I look at him on the trauma table and want to shake him awake, to demand answers.

Was he trying to find me for some reason? Was there an emergency?

But then why wouldn’t he have just called?

I remember the two police officers sipping coffee in the waiting room, hovering . . . and I know how this works. There are rules and protocols. I know why they’re here.

“Do you know what his blood alcohol level was?” I ask the nurse.

She hesitates and speaks tentatively. “Um, we took a level . . . yes.”

“And what was it?”

Nurse June’s eyes grow wide as saucers. She wets her lips and looks away. “I’m sorry, but I’m not sure I’m authorized to reveal that.” She pauses. “You should probably ask the doctor.”

“I’m the patient’s wife,” I tell her firmly. “His next of kin. If there are decisions to be made here—which clearly there are—I need to know the facts.”

Nurse June stares at me uncertainly for a moment, then says, “I’ll get the doctor.” She turns and bolts from the room.

My heart races as I move around the bed on unsteady legs, barely aware of my own physical pain as I check the readings on the monitors and try to determine what I’m dealing with.

Dr. Sanders, who has been a fixture in this hospital for more than thirty years—he put a cast on my broken arm when I was thirteen—walks in and sees me reading the tape from the heart monitor. His cheeks flush red.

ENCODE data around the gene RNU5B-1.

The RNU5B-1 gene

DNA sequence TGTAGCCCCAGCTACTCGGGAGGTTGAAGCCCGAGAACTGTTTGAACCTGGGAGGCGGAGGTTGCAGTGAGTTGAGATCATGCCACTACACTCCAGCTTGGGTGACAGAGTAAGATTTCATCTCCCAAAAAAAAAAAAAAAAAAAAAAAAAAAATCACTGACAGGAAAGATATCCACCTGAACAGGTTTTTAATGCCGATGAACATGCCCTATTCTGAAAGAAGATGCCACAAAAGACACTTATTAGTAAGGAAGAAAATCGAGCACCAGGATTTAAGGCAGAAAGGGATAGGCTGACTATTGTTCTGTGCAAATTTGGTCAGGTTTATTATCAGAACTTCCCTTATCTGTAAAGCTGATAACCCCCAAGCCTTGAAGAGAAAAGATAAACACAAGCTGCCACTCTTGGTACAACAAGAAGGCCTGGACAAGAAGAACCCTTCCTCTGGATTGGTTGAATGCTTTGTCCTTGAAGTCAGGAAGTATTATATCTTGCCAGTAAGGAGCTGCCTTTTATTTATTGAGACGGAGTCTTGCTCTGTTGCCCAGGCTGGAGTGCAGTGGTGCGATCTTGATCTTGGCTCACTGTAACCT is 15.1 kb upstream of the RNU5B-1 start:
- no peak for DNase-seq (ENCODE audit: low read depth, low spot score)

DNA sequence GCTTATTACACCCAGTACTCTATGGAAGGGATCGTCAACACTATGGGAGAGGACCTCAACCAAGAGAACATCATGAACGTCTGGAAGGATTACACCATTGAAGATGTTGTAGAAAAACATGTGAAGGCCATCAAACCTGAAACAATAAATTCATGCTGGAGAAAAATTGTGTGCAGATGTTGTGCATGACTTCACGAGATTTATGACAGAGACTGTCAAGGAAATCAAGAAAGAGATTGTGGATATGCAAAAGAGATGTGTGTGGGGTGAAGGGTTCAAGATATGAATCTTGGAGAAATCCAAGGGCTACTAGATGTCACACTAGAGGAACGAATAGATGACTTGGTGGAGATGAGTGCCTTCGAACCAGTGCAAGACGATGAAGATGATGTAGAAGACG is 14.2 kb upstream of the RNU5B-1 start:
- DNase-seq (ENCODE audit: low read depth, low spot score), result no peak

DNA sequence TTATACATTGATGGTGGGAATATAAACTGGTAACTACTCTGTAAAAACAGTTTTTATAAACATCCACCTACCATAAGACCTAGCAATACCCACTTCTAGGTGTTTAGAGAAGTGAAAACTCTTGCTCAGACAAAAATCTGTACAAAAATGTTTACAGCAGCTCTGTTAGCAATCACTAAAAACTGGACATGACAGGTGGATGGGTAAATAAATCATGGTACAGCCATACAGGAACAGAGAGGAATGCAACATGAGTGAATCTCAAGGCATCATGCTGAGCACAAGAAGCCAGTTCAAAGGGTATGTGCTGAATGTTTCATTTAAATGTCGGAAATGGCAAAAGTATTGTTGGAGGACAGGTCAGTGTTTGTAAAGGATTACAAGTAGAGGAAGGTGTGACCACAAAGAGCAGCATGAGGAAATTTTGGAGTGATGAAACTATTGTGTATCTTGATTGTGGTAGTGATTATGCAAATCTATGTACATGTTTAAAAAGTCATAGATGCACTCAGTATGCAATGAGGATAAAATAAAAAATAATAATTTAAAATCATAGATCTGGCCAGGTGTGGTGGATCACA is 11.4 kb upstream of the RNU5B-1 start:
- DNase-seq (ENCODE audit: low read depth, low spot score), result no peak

I hate that I’m forced to limp toward him and that I have no medical privileges here when all I want to do is to take charge of my husband’s care.

“Why wasn’t this patient sent to the QEII?” I demand to know. “He needs a CAT scan and a full trauma team . . . a neurologist and . . .” I feel sick and dizzy and lose my train of thought, but I quickly fight to regain it. “And what was his blood alcohol level? I heard he was DUI, but I just can’t believe that—”

“We’ve already called for a chopper,” Dr. Sanders cuts in, “but it’s freezing rain out there, and we’ve had some delays. The pilot is doing his best to get here, and we’re doing everything we can to keep your husband stable.”

I swallow hard and struggle to remain calm—which isn’t easy under the circumstances—because this is my husband and I love him desperately, and I still can’t accept that he was driving under the influence.

Information is what I need. “Tell me everything, Dr. Sanders.”

From the other side of the bed, the doctor reveals what he knows. “Your husband was awake when they pulled him out of the wreck, but he lost consciousness just before he arrived at the hospital. His pulse is a bit high, but his blood pressure is okay. As you can see, he’s intubated and has good oxygen levels, but the fact that he hasn’t woken up yet leads me to believe he might have a brain bleed. He needs a CAT scan and to see a neurologist, but we don’t have that level of care here. On the upside, his chest x-ray looks good. C-spine and pelvic x-rays are good too, but he’s got a fractured humerus. Even so, that’s the least of his problems. We haven’t given him anything for pain or sedation . . .” He pauses. “But there might be other things in his bloodstream keeping him sedated.”